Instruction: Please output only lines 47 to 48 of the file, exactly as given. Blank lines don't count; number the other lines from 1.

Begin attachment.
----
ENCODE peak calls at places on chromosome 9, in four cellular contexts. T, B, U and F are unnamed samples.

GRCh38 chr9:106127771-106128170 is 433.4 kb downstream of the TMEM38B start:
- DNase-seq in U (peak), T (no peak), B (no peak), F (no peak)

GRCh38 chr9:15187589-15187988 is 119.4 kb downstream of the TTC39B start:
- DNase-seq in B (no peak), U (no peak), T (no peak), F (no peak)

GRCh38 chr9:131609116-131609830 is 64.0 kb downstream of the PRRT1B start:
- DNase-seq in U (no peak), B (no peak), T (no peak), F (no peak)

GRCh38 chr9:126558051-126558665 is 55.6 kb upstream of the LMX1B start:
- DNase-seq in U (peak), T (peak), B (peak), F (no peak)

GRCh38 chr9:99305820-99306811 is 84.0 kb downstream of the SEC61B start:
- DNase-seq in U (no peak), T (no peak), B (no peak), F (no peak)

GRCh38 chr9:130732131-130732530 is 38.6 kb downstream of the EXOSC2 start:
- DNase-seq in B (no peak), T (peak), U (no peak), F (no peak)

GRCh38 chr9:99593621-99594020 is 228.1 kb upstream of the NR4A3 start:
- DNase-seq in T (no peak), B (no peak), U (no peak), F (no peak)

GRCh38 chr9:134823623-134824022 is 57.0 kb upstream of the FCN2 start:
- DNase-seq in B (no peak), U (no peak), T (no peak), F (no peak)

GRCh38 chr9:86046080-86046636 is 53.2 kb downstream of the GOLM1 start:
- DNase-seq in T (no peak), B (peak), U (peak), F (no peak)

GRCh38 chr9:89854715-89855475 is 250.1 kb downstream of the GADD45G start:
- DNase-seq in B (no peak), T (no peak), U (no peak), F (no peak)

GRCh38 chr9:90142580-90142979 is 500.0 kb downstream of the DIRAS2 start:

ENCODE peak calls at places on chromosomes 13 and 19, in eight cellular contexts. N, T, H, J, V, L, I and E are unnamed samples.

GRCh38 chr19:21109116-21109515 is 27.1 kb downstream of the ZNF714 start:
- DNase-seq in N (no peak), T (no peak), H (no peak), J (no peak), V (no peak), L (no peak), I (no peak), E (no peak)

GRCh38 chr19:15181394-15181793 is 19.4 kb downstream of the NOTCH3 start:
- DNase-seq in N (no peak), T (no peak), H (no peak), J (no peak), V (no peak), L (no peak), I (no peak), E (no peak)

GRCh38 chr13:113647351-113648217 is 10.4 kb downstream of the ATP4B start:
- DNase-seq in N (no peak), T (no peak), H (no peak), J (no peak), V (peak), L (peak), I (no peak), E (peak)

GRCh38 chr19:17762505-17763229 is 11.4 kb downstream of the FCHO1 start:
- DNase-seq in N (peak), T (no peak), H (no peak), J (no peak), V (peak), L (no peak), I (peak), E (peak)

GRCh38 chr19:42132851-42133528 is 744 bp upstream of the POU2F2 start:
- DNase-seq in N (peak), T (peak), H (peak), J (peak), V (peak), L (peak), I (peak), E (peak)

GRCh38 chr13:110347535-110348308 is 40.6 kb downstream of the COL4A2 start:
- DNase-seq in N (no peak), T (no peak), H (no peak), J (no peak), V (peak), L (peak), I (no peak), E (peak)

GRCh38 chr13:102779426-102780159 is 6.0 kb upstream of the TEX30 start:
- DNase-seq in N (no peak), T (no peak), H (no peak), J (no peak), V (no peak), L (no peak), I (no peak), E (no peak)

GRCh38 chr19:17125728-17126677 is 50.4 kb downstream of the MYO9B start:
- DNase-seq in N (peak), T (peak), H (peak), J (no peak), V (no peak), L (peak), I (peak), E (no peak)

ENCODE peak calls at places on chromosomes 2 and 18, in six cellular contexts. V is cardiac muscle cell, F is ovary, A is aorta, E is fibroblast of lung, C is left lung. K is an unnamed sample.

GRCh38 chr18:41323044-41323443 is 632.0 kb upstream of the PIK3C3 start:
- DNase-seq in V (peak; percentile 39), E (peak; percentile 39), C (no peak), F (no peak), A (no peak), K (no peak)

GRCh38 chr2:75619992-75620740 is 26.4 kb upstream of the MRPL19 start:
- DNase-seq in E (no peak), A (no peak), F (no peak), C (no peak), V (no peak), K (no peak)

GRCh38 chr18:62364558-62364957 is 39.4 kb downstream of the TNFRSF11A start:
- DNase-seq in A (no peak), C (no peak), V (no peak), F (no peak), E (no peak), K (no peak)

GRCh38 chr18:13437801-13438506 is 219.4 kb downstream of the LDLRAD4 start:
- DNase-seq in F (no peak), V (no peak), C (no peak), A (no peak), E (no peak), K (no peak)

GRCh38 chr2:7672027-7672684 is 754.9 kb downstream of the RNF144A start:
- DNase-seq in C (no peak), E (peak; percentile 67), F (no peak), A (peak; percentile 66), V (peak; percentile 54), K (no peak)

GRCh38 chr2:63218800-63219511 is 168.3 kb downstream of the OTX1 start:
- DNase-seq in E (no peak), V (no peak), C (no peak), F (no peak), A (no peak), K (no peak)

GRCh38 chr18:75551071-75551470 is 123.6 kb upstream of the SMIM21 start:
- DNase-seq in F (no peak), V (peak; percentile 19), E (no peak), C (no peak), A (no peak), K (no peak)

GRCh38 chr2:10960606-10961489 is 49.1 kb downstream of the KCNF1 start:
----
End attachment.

GRCh38 chr18:13437801-13438506 is 219.4 kb downstream of the LDLRAD4 start:
- DNase-seq in F (no peak), V (no peak), C (no peak), A (no peak), E (no peak), K (no peak)